Here’s the thing though, LTTP: all of that isn’t true. It’s your own cosmology, this view that only exists in your head. It has nothing to do with reality or all the work that you’ve put in. And let’s make no mistake: you’ve put in a lot of work. Which, to be quite honest, makes your obsession and fear somewhat frustrating. You’re invalidating all the hard work you have done, the way that you have dragged yourself out of the muck because you don’t see that as being at all equivalent to one make-out session after a few too many drinks.
You need to start recognizing your own value, LTTP and the importance of how much you’ve done for yourself. The more that you can look at where you are and where you’ve come from, how hard you’ve fought and how much you’ve accomplished, the less you’ll feel that you need to supplicate yourself before her.
And just as important is that you need to recognize that this version of her you have in your mind right now doesn’t actually exist. You’ve put her on this pedestal and, in a way, invalidated her humanity. You’ve created this supernatural being in the place of a woman who farts, stubs her toe and gets zits, just like you do.
Hopefully, you’re still talking to your therapist. One of the best things you can do is talk about your friend with them and these complicated feelings that your friend’s return has brought up. That might get you some clarity and help resolve a little of the anxiety you’re feeling. Just as importantly, since they’re in a better position to judge where your heads at, they’d be better able to tell you whether meeting up with your friend would be a good idea or not.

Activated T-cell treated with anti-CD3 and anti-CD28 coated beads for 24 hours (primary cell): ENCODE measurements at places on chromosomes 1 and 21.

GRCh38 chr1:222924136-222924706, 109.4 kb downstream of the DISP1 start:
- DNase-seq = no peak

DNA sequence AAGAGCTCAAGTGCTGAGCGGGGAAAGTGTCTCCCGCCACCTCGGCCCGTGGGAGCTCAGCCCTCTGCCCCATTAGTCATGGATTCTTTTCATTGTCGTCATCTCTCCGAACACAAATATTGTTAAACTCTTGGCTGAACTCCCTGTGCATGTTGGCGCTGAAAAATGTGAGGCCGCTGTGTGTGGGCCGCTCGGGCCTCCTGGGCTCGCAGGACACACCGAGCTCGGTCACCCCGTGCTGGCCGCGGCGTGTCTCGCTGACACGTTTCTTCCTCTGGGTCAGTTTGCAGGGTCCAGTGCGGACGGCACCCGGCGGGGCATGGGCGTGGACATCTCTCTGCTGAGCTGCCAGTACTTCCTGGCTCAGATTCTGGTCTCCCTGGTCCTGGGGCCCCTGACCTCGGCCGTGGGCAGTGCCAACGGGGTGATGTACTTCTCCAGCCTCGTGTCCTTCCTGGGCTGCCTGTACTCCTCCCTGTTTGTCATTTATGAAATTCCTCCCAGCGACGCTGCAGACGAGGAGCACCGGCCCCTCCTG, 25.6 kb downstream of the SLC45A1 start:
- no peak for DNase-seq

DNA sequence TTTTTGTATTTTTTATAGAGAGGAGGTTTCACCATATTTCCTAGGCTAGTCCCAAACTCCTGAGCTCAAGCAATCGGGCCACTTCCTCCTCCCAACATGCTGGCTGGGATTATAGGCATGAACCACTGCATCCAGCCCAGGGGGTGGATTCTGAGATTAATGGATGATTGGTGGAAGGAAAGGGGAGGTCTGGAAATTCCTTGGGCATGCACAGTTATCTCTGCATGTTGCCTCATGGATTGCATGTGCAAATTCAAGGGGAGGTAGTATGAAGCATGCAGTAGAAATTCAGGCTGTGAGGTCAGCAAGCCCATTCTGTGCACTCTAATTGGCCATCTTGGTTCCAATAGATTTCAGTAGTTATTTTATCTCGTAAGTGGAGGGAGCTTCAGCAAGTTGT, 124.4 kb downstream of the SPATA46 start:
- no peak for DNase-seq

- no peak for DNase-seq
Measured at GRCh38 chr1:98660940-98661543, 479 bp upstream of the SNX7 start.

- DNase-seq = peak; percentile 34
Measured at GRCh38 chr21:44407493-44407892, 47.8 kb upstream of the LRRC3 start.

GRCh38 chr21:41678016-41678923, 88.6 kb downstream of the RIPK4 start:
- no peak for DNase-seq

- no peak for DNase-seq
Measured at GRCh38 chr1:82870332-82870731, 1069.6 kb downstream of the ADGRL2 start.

What I don’t think you need to do is explain any of this to her. Like you said: none of this is her fault, and dumping this on her is only going to cause unnecessary pain and confusion. That’s a cruel thing to do to someone who’s been trying to be a good and supportive friend to you. Instead, I think what you should do is work on accepting her as a person. A kind person, someone who clearly cares for you and has been a source of support… but just a person. Not somebody who’s opinion is more important than yours, not somebody who you need to impress or who has life-or-death power over your self-esteem. The more you can take her down from this pedestal you’ve erected and see her for who she really is, the less of an awesome and terrible figure she’ll be.
And at that point, you’ll be in a better position to know what happens next. Maybe you’ll be able to have a more honest friendship with her, free from the stresses of your Oneitis. Maybe the two of you will drift out of one another’s lives again, as sometimes happens.
But regardless of how your relationship evolves or changes, you’ll be free. You’ll have been able to let go of your oneitis and feel the strength and confidence you need to move forward and find your own worth and validation.
Previously published here and reprinted with permission from the author.
Have you contributed before and have a Submittable account? Use our Quick Submit link here: